Cody Marble starts the new year as a free man.
On Tuesday retired District Court Judge Ed McLean issued an order overturning Marble's conviction in a 2002 rape case involving a 13-year-old boy who was in juvenile detention with Marble in Missoula.
Marble said his attorney, Colin Stephens, called him Tuesday morning, but he didn’t pick up the phone. Then he heard Stephens on the line with his father Jerry, who has spent the years since Marble’s conviction working to prove his son is innocent.
“I heard him telling my dad, 'It’s over, we won,'” Marble said. “I’m just speechless. I don’t think I’ve seen him that relieved in 15 years.”
In his order, McLean wrote that the testimony provided at a Dec. 12 evidence hearing "undermines the confidence the Court has in Mr. Marble's criminal conviction" and ordered it vacated, setting the stage for a new trial.
Stephens, who for the last eight years has worked as Marble's attorney in his quest to have his conviction overturned, said he thinks it's unlikely the case will go to trial, given the county attorney's view of the allegations.
Missoula County Attorney Kirsten Pabst "has always been on board with putting an end to this," Stephens said.
Deputy County Attorney Matt Jennings confirmed Tuesday that prosecutors have filed a motion asking for the charge against Marble to be dismissed. They expect the request to be granted within the next few days, removing the need for another trial.
Marble, now 32, has maintained his innocence since being charged. In August 2015 the Montana Supreme Court sent his case back to Missoula County District Court, asking it to re-examine a decision to deny Marble a new trial, instructing the lower court to use a broader interpretation of how new evidence that has come out since his conviction should be viewed.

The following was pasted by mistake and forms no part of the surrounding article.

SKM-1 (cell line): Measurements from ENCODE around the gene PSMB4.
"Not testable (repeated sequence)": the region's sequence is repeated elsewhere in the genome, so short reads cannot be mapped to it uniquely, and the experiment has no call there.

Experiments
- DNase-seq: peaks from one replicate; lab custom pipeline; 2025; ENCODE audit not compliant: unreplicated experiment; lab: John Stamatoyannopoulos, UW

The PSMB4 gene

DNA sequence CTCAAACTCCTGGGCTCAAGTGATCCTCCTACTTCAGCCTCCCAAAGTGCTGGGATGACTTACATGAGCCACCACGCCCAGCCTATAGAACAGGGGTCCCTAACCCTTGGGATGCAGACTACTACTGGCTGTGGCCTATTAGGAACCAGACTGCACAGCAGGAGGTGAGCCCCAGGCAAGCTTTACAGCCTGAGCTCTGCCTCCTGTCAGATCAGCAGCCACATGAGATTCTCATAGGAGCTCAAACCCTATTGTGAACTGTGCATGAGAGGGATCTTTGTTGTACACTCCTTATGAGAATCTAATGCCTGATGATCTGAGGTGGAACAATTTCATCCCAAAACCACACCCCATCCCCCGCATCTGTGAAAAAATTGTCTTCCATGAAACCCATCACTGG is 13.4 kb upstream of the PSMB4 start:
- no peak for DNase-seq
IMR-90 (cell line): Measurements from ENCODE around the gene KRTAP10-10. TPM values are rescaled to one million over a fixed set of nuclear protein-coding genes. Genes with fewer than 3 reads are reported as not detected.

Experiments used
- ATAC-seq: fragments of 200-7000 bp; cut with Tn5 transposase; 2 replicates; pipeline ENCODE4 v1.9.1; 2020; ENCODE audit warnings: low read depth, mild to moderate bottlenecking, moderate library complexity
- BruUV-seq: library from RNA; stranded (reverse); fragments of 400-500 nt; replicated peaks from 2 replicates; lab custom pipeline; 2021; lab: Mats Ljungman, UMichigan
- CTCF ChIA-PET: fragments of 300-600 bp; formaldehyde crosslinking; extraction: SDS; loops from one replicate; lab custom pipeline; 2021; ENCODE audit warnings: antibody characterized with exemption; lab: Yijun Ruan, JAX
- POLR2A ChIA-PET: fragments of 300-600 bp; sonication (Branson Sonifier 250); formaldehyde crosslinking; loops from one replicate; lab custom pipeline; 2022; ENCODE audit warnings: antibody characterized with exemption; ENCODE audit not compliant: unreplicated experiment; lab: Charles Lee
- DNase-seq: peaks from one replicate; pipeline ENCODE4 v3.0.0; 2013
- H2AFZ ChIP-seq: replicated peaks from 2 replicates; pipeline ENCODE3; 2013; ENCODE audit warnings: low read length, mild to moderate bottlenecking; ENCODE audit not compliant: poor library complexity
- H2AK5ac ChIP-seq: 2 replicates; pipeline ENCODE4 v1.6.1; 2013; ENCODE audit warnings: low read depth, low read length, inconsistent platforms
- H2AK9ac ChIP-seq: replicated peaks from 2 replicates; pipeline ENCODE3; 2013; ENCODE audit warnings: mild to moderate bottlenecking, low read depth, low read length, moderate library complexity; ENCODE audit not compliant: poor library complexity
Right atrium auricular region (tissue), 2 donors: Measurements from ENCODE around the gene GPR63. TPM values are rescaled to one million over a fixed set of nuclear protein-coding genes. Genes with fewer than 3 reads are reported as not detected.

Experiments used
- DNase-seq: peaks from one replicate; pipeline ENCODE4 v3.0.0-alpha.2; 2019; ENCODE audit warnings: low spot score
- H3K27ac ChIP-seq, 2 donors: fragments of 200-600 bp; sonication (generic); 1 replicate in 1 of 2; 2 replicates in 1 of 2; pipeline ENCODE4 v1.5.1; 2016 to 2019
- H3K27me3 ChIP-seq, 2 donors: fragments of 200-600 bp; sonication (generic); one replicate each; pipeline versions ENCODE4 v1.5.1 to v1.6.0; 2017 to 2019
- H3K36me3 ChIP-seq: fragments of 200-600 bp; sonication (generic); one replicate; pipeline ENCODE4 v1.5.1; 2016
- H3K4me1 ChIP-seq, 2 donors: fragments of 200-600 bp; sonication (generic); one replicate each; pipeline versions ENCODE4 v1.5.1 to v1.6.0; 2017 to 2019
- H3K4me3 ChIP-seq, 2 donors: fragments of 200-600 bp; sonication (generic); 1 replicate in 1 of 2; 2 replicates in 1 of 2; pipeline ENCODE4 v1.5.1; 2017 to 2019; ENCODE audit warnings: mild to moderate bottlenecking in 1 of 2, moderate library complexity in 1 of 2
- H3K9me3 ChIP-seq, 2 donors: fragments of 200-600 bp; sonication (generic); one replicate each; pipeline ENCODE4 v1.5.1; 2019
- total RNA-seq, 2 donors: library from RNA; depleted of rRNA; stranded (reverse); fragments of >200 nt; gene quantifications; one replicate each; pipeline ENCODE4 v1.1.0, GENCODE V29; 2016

After the case was remanded, Pabst reviewed it and last spring filed a motion asking for the conviction to be dismissed, saying it "lacked integrity." The county attorney cited a recantation by Marble's since-deceased accuser, as well as testimony from others as casting doubt that the alleged rape ever occurred.
Former county attorney Fred Van Valkenburg, who was in office during Marble’s conviction, objected to Pabst’s motion, and was eventually invited by McLean to act as an adviser to the court while the judge considered the matter.
Marble has been living in Conrad since McLean released him from custody in April, pending the ruling in the case. He said Tuesday that after he and his dad celebrated the news, he left the house for a bit and took a drive.
“I went out and got some coffee. I just wanted to clear my head. Finally, after all this, it’s over,” he said.
Now free of any probation restrictions from the case, Marble said he wanted to thank his attorney and the Montana Innocence Project, which has likewise championed his case, for years of fighting in court for him.
“I’m hoping to be able to go back to school, stay away from drugs and make my life worth the work they put in on my behalf,” he said.
He also thanked Missoula County Attorney Pabst for conducting a thorough review of his case when it was sent back down by the high court.
“I’m not sure this would be happening without her. Thank God for Kirsten,” he said.
Jennings, the deputy county attorney, acknowledged that while a push to overturn a conviction and exonerate someone was an “interesting and unusual position” for their office to take, it fell under their responsibility as prosecutors.
“Our obligation goes beyond fighting for convictions and putting people in custody but fighting for justice, and in this case justice demanded that Cody Marble’s conviction be overturned,” he said.